Four ways to improve your NLR


1. Eat a varied diet rich in anti-inflammatory foods  

The Mediterranean diet is a good plan to follow to get more natural, whole foods into your diet. This can improve your gut biodiversity, which may lower your NLR. [3]  

The Mediterranean diet focuses on eating: 

  • Seasonal fruits and vegetables 
  • Nuts and seeds 
  • Olive oil 
  • Quality lean meat, fish, and dairy (if you eat them)  

An anti-inflammatory diet may also reduce NLR. We list how to follow this diet on our foods to control inflammation blog.  

2. Start regular HIIT  

In the long term, high-intensity training (HIIT) can significantly reduce NLR. People who took part in a three-week study saw up to a 95% improvement in their result. In comparison, moderate continuous training only slightly reduced NLR [4]. Note, that taking a blood test shortly after a HIIT workout is likely to produce a raised result, due to the short-term inflammation that follows intense exercise. It’s best to wait until you’ve fully recovered, and any inflammation has settled.  

Learn more about HIIT and how to get started in our AMRAP, EMOM, WOD, and TABATA blog.  


3. Quit smoking  

Smoking can increase inflammation and your risk of many diseases like heart disease, metabolic disease, and cancer.  

On the plus side, NLR can significantly reduce after just three months of quitting smoking. [5]  

4. Take your vitamin D  

Vitamin D is crucial for helping control infections and reduce inflammation. One study found that taking high-dose vitamin D for three months can significantly decrease NLR [6].   


Is NLR accurate?  

NLR can help build an overall picture of your health, but you shouldn’t look at it in isolation.  

For instance, NLR rises during pregnancy and peaks during the second trimester [7]. Recent illnesses, blood disorders, and even exogenous corticosteroids can affect your results. A chronic inflammatory condition like rheumatoid arthritis or diabetes mellitus can also raise your result.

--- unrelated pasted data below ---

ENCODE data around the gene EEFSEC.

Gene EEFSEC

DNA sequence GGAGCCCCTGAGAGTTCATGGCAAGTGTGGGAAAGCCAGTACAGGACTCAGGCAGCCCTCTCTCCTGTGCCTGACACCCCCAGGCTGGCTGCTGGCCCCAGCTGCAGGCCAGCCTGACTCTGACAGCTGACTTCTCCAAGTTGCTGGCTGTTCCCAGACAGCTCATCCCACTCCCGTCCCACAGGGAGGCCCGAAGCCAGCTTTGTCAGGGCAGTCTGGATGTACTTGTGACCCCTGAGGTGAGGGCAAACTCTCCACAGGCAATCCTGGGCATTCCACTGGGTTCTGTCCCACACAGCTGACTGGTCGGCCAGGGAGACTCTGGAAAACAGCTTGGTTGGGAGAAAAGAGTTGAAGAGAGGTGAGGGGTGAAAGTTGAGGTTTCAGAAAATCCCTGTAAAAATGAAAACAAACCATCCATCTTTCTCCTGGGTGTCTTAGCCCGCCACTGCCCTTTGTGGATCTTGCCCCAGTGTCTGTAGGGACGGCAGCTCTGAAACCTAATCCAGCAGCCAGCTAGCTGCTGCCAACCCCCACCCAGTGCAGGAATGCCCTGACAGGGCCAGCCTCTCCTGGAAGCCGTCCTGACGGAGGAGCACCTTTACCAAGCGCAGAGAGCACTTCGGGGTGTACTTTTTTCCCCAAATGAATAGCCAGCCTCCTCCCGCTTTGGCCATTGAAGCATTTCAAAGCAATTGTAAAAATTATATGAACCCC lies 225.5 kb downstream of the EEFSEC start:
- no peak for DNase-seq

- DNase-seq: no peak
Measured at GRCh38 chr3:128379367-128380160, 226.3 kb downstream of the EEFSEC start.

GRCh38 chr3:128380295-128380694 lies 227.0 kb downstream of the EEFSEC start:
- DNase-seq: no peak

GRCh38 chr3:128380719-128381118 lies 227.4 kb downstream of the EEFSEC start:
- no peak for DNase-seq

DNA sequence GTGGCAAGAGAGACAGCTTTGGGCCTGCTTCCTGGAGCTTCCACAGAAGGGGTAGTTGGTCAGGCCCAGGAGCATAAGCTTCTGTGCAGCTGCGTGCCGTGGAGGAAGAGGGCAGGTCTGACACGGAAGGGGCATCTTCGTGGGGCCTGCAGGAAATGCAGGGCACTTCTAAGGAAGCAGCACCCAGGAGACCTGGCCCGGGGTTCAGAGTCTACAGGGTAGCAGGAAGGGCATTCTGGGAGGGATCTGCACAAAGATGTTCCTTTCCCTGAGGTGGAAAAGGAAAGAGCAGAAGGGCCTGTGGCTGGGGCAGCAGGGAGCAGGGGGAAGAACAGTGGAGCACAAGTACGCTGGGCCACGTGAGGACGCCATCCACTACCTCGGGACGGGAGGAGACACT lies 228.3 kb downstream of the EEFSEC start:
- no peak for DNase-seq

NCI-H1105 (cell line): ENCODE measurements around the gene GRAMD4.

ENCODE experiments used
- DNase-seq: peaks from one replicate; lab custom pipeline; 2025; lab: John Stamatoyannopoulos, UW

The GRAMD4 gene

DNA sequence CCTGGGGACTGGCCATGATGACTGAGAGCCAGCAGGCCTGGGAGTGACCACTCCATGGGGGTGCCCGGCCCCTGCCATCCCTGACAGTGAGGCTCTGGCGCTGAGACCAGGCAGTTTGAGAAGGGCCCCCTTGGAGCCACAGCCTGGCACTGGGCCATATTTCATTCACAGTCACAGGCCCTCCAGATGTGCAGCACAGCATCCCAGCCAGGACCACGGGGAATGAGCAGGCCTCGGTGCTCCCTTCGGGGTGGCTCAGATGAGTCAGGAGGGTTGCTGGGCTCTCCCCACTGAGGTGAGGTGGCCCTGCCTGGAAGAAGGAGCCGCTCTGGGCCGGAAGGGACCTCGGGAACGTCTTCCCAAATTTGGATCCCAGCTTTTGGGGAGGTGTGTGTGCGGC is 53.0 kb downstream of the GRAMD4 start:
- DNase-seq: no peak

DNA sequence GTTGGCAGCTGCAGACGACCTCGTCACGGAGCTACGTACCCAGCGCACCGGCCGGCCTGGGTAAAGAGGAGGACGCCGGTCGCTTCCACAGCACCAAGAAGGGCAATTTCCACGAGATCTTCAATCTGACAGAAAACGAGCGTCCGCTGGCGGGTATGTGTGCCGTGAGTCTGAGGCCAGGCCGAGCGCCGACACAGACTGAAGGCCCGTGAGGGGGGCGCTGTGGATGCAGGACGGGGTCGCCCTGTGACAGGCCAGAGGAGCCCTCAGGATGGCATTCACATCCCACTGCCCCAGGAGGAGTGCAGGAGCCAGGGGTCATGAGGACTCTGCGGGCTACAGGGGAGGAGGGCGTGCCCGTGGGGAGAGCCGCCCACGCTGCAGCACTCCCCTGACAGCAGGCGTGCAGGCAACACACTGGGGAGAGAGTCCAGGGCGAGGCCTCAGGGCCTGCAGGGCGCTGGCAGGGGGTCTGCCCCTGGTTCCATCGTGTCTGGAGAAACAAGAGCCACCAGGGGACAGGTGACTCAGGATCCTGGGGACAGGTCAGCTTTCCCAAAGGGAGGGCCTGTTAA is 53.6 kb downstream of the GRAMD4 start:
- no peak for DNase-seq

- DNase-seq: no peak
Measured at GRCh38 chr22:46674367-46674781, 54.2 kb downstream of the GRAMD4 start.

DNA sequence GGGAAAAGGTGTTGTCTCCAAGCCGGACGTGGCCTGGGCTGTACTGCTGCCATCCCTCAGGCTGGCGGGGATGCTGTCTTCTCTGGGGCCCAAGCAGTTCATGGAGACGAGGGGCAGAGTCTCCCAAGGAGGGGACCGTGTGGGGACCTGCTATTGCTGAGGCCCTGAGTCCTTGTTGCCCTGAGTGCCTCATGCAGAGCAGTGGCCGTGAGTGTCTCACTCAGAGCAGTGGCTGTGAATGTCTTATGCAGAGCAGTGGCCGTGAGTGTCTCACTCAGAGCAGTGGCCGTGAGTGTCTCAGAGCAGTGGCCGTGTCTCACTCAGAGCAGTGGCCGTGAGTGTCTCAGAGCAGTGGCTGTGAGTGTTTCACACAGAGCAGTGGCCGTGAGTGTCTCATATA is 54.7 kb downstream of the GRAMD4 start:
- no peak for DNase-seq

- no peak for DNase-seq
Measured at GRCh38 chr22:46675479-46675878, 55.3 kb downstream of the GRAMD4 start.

Overall, NLR can be a good tool in your box of resources to help maximise your longevity and healthspan.  


Blood tests for NLR

You can get all the information from a Full Blood Count Blood Test to work out your NLR. Or any test that measures your white blood cell count. 

Our Optimal Health Blood Test is our most comprehensive home blood test for healthspan and lifespan. You can measure your overall health and long-term disease risk, including working out your NLR. Remember to fill in your health and lifestyle information so that our doctors can accurately report on your results. 




  1. Zahorec R. Neutrophil-to-lymphocyte ratio, past, present and future perspectives. Bratisl Lek Listy. 2021;122(7):474-488. doi: 10.4149/BLL_2021_078. PMID: 34161115.
  2. Azab B, Camacho-Rivera M, Taioli E. (2014). Average Values and Racial Differences of Neutrophil Lymphocyte Ratio among a Nationally Representative Sample of United States Subjects. *PLoS One*, 9(11), e112361. [PubMed]
  3. Yoon HY, Kim HN, Lee SH, Kim SJ, Chang Y, Ryu S, et al. (2018). Association between Neutrophil-to-Lymphocyte Ratio and Gut Microbiota in a Large Population: a Retrospective Cross-Sectional Study. *Sci Rep*, 8(1), 16031. [PubMed]
  4. Joisten N, Proschinger S, Rademacher A, Schenk A, Bloch W, Warnke C, et al. (2021). High-intensity interval training reduces neutrophil-to-lymphocyte ratio in persons with multiple sclerosis during inpatient rehabilitation. *Mult Scler*, 27(7), 1136–9. [PubMed]
  5. Komiyama M, Ozaki Y, Miyazaki Y, Katanasaka Y, Sunagawa Y, Funamoto M, et al. (2021). Neutrophil/lymphocyte ratio is correlated with levels of inflammatory markers and is significantly reduced by smoking cessation. *J Int Med Res*, 49(6), 03000605211019223. [PubMed]
  6. Tabatabaeizadeh SA, Avan A, Bahrami A, Khodashenas E, Esmaeili H, Ferns GA, et al. (2017). High Dose Supplementation of Vitamin D Affects Measures of Systemic Inflammation: Reductions in High Sensitivity C-Reactive Protein Level and Neutrophil to Lymphocyte Ratio (NLR) Distribution. *Journal of Cellular Biochemistry*, 118(12), 4317–22. [PubMed]
  7. Hershko Klement A, Hadi E, Asali A, Shavit T, Wiser A, Haikin E, et al. (2018). Neutrophils to lymphocytes ratio and platelets to lymphocytes ratio in pregnancy: A population study. *PLoS One*, 13(5), e0196706. [PubMed]